Tuesday, 11 October 2011

Global Mental Health Policies

I 'tweeted' re World Mental Health Day yesterday and there is much in the media concerning mental health today. As it is topical, so to speak, I thought I would post on Mental Health policies today. I have read an excellent article, 'Mental Health Policy and Integrated Care: Global Perspectives' by C. Zolnierek (Journal of Psychiatric and Mental Health Nursing, 15, pp562-568) and would like to share some of the insights therein.

The article is largely concerned with the integration of mental health care and primary care. Here, however, in order to encourage general reflection on global mental health policy, I will just pick out a few key passages and some alarming statistics.

Background:
"Up to 450 million people worldwide experience mental illness; most of whom do not receive treatment (WHO 2001). In both economically developed (high income) and developing (those which have an undeveloped industrial base and a low standard of living but are undergoing economic development) countries, mental health services have been marginalized, stigmatized and disconnected from mainstream health services (WHO 2001)."

Mental Health and Public Health: "Mental health services tend to occupy a low priority on public health agenda, with significant budget, policy and service implications.In most countries, the mental health budget is less than 1% of the total healthcare expenditure (WHO 2001). Approximately40%of countries worldwide have no mental health policy – 30% of countries in the Americas and 50% of countries in Africa (WHO 2001, 2005).
"The largest institutions housing people with mental illness in the United States include the jails of Riker’s Island, Los Angeles and Cook County (Davidson et al. 2006)."

Mental Health Policy in Developing Countries:"Institutionalization of mentally ill persons in developing countries has raised severe human rights concerns: in India, 28 persons in a mental health facility perished in a fire because they were chained to pillars (Murthy 2004); in Ghana, Africa, over one thousand ‘inmates’ were threatened with starvation because of lack of funds for food (Psychiatric Patients Face Imminent Starvation 2006)."

"Sri Lanka is an island off the coast of India where mental health issues are severe; 5–10% of the population experience mental problems requiring clinical intervention, and Sri Lanka registers the highest suicide rate in the world at 49 per 100 000 (WHO 2002). Yet, the country has only 38 psychiatrists for its entire population of 18.5 million (0.2 per 100 000 population as compared with two per 100 000 in the United States and nine per 100 000 in Europe) (WHO 2005).

Conclusions: "The need to address mental health issues from a global perspective cannot be avoided or denied. In both developed and developing countries, the impact of mental illness is compelling. Strategic approaches must consider existing healthcare delivery networks as well as the social, cultural, political and historical contexts of the people for whom health care is designed."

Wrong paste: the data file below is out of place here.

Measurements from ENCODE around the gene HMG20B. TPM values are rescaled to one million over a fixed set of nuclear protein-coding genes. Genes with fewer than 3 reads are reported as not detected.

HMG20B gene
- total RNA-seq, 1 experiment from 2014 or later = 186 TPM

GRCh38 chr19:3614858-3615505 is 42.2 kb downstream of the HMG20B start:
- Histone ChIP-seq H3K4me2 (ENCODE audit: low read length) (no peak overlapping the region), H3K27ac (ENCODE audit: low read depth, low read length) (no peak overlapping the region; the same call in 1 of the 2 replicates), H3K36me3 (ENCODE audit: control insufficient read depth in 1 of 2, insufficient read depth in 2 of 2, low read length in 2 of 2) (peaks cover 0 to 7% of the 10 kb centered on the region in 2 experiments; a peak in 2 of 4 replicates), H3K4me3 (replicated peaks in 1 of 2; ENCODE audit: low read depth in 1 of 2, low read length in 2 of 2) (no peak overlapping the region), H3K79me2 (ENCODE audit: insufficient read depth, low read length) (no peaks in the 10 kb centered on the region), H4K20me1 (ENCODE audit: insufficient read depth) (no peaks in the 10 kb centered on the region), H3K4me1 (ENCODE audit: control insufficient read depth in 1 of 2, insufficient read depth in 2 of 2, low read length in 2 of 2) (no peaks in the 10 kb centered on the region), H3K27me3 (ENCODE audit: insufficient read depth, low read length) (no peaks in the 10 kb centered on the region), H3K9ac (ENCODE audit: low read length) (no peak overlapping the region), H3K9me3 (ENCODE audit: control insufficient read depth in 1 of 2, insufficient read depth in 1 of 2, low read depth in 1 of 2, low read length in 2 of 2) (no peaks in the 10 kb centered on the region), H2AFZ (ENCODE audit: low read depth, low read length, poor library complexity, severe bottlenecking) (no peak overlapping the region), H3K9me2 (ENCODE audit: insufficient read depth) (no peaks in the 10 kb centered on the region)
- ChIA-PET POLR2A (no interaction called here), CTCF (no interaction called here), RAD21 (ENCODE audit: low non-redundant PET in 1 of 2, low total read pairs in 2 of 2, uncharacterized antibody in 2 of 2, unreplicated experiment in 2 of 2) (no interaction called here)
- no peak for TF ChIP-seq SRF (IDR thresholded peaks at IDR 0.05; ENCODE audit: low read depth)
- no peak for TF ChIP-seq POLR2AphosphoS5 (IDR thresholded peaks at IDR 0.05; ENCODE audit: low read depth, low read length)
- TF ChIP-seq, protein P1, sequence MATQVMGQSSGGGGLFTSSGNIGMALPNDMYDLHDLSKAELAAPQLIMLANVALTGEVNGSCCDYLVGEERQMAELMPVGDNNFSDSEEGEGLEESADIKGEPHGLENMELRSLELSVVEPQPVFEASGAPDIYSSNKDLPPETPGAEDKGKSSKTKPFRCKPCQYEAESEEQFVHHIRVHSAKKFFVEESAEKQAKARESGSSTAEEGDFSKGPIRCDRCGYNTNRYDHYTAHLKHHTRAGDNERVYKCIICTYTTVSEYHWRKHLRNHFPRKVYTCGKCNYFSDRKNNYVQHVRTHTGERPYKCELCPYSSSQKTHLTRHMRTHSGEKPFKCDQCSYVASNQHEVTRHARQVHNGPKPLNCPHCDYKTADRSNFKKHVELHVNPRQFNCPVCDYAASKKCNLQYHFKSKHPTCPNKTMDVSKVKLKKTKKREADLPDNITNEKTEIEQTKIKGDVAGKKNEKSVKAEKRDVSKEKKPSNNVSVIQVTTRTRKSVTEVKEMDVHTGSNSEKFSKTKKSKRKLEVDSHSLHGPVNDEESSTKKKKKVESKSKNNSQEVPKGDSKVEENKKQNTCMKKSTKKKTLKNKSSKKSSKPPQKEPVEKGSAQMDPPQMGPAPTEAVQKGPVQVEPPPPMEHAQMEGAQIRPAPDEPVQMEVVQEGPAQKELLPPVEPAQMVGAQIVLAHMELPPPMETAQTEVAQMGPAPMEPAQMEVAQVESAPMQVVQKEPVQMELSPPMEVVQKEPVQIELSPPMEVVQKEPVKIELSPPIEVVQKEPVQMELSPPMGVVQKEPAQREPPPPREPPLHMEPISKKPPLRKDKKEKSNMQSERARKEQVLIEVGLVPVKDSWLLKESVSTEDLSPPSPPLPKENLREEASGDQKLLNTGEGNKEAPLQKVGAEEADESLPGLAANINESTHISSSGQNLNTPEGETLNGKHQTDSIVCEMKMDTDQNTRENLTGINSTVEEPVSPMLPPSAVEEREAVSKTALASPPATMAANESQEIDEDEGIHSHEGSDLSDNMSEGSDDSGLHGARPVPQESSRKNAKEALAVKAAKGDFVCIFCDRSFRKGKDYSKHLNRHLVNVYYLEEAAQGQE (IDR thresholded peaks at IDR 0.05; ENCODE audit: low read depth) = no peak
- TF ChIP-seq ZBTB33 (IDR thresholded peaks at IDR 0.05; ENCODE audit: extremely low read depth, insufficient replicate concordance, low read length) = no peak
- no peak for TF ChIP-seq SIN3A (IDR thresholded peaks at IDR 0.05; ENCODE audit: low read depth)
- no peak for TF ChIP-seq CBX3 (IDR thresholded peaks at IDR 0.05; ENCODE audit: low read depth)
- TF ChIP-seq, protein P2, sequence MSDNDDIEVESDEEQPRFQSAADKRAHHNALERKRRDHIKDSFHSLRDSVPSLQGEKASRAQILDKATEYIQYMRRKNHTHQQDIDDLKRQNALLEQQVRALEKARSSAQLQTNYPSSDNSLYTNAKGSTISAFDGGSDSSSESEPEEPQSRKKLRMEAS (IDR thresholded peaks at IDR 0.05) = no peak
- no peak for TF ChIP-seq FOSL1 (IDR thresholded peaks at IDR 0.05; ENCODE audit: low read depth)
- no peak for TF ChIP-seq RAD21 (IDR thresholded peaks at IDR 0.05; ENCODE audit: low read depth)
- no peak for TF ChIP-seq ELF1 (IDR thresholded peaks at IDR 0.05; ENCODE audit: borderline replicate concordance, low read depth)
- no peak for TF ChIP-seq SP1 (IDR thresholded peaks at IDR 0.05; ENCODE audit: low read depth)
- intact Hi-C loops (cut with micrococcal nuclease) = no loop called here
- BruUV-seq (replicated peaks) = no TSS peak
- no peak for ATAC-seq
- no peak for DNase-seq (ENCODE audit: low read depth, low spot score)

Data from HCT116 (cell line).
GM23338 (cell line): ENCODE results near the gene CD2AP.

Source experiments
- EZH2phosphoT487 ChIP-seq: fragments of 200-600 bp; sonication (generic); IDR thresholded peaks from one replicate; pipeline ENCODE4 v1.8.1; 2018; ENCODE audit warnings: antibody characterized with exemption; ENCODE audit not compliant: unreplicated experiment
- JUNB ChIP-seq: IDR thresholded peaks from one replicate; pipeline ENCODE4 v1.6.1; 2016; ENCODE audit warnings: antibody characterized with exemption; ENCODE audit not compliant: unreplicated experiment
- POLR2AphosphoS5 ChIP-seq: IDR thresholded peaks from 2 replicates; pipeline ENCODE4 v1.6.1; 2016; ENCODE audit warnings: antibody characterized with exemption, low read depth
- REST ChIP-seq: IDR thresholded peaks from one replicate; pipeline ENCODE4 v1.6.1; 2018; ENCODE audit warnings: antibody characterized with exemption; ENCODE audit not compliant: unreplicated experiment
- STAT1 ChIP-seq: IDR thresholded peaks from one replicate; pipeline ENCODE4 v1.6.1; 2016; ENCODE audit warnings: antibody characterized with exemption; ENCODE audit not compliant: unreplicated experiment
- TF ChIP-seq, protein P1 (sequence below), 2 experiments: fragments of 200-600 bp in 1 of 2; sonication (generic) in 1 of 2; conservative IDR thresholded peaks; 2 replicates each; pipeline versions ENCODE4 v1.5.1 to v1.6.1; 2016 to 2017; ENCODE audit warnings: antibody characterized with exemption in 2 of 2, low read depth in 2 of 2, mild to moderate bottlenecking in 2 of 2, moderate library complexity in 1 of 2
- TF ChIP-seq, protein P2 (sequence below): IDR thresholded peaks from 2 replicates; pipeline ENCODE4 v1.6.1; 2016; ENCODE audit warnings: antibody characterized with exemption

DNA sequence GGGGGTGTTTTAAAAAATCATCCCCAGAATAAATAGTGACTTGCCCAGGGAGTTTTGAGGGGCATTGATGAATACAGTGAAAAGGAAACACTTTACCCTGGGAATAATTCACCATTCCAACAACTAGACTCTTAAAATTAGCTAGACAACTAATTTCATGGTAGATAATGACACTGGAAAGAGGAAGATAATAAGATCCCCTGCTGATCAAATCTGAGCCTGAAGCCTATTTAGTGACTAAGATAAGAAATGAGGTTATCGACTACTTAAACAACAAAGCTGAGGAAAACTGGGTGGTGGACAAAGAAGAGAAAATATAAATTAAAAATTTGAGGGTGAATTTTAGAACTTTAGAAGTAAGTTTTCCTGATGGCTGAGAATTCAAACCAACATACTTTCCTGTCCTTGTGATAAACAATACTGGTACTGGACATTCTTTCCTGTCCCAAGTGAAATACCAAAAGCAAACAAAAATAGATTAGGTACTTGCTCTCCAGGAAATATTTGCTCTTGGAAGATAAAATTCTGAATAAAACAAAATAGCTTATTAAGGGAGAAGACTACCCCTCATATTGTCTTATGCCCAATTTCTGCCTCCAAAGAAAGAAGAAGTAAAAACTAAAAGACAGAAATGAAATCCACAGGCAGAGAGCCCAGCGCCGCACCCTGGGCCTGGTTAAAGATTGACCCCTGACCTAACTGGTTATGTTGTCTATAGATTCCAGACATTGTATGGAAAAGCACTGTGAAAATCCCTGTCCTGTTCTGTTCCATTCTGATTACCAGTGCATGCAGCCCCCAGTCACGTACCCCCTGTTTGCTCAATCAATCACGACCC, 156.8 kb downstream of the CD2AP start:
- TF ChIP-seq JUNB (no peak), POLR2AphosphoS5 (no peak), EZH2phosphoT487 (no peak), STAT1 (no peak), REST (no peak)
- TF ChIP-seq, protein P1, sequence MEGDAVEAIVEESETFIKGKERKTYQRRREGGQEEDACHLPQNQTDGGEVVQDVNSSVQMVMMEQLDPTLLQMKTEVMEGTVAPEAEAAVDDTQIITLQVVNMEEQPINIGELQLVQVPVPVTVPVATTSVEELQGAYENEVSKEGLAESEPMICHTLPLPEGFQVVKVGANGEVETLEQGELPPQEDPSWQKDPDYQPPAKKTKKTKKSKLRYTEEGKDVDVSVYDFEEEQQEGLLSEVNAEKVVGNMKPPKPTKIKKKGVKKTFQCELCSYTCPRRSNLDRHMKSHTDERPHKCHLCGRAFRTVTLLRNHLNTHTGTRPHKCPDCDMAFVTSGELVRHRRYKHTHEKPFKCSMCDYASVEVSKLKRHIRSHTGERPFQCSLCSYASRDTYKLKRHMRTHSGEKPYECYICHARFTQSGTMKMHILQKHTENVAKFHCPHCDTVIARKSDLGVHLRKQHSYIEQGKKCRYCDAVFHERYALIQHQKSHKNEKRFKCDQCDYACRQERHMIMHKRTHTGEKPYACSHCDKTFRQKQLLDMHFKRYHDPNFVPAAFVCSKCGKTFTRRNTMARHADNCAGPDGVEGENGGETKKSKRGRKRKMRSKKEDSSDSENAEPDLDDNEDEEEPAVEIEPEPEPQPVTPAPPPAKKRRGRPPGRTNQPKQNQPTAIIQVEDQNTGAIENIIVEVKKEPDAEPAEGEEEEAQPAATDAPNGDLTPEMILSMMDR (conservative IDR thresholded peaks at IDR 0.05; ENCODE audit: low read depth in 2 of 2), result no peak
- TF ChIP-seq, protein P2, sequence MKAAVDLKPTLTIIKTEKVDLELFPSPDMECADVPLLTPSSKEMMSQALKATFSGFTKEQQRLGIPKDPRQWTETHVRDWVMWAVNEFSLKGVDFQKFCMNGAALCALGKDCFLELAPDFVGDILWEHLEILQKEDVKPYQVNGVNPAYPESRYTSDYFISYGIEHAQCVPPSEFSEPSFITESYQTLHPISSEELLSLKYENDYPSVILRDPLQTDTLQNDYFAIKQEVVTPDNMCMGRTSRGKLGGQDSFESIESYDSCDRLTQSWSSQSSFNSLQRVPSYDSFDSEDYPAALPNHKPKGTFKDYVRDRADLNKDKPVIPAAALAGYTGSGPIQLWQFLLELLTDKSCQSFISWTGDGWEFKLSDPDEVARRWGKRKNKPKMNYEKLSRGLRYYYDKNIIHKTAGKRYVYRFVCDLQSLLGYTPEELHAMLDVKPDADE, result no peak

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The importance of good mental health policies cannot be overestimated. Improving services and access to services is not an issue solely for developing countries. The prevalence of mental health disorders in the UK is striking. Last month the Guardian ran an article, 'A third of Europeans are suffering from a mental health disorder in any one year.' http://www.guardian.co.uk/society/2011/sep/05/third-europeans-mental-disorder 
Research from the European College of Neuropsychopharmacology found there is insufficient treatment for mental disorders. "Only 30-52% of European sufferers have any contact with a health professional and only 8-16% are in contact with a specialist. A tiny minority, 2-9%, "receive minimally adequate treatment", said Wittchen."
Zolnierek's article (discussed above) provides one reason why patients with a mental disorder fail to get the treatment they deserve; the global issue of inadequate funding for mental health services. In the Guardian article, David Nutt, professor of neuropsychopharmacology at Imperial College London,  provides the same reason . "We're under-funded by about 50% of what we should be," he said. "This is something that has to change. One of the big challenges is that if you can get in early, you may be able to change the trajectory so it is not inevitable that people go into disability."
The Guardian also ran an interestigng article yesterday; 'World Mental Health Round-Up'  : http://www.guardian.co.uk/society/joepublic/2011/oct/10/world-mental-health-day?newsfeed=true




1 comment:

  1. Have things really changes for mental health conditions? Another good article on the 'equal and diverse' website. http://www.equalanddiverse.co.uk/have-things-really-changed-for-mental-health-conditions/

    World Mental Health Day is an opportunity for society to reflect on the nature and extent of mental health conditions. Yet despite the fact that October 10th has been designated as a day for advocacy, awareness and reflection on mental health issues for a number of years now a quick look at the British press today has highlighted how the issues are barely covered in stories or comment.

    This is perhaps part of the problem with mental health services. There is a deafening silence. They are and remain the forgotten arm of our health services....

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